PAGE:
2 Protection from harm 2.1 The right to protection

The Youth Board were keen to make the connection between online safety and offline protection. The online world poses a number of threats to young people’s safety that aren’t necessarily followed up with the same severity as they would in the offline world, despite the fact that online harms could have offline consequences. While ensuring the rights of children and young people online, including their freedom to do certain things, we also need to consider the parameters in which these rights are afforded. What provisions will be established to ensure the protection of children and young people online as well as offline? As one member pointed out, “You shouldn’t be exposed to bad content that you wouldn’t want to see. You’re just exposed to whatever they give you. It shouldn’t be that kids have to accept the fact that there’s dodgy things online”

In calling for parity between the treatments of online and offline harms, the Youth Board’s arguments echo recent UK Government policy statements that “if it’s unacceptable offline, then it’s unacceptable online.”

2.2 The right to turn off ads

The Youth Board spoke quite strongly about the role advertising plays in the online world, and that children can be subject to an overwhelming number of ads that don’t relate to their lives nor are they accessible to children and young people in the offline world. As one Youth Board member pointed out, “I mean should they be monetising from children on social media?”

The purpose of online advertising is to help businesses target global customers, their audience made up of largely adults who have the financial power to invest in their products. The Youth Board recognise that, for many children and young people, these advertisements have no bearing over their lives and often do not relate to their interests.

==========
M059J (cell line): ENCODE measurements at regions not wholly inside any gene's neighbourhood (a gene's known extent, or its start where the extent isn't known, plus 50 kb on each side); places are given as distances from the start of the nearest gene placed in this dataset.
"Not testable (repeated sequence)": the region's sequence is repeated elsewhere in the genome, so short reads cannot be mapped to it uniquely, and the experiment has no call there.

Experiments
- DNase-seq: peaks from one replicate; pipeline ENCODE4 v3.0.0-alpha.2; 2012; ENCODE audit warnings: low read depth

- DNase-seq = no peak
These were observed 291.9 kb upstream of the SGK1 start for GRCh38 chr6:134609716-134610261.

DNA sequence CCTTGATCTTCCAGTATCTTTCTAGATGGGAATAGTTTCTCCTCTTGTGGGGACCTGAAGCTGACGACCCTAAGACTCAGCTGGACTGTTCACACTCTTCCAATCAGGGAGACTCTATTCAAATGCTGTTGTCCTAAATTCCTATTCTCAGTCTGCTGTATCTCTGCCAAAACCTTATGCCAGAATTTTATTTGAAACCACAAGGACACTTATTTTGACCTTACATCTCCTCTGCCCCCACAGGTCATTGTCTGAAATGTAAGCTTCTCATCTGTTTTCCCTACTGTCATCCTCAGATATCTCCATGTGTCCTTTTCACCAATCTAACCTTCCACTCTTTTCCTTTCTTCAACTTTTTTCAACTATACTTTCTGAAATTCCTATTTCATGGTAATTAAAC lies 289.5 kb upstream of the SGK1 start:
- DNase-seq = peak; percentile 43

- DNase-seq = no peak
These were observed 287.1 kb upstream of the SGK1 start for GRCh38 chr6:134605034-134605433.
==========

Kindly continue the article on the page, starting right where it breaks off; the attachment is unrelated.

2.3 The right to use websites without terms and conditions

Cookies, terms and conditions, and privacy notices are a common feature on websites today. They pop up on most web pages and will often block access to that page if the individual has not accepted their terms of use.

For young people keen to explore the online world, these are part and parcel of using the internet. Feedback from the Youth Board suggests that they will often click “OK” or “Accept” in order to use the website or app without first checking what it is they are agreeing to.

One member of the Youth Board felt particularly strongly about this point, adding that, as a child, “You should be able to use a website without them stealing your data”. There is an assumption here that by clicking “Accept”, young people are handing over their data without knowing how it is being used.

The Youth Board’s concern about whether, to what extent and in what ways it is ethically correct for websites to be using the data of children and young people, particularly when that data may go on to be (mis)used in ways that expose young people to harm, finds echoes in a number of recent policy discussions and legal frameworks, not least the GDPR provisions specifically relating to minors. 3 Connecting with family

3.1 The right to use digital technology to connect with family The Youth Board believe that in a digital age, children and young people have the right to connect with their family members via online platforms if they cannot be physically present in their lives.

Referring to Article 20 of the UNCRC, they argued that just as children and young people have the right to special protection and assistance if they cannot be looked after by their immediate family, the digital environment should also be a means through which familial connections are made.

Read the full report here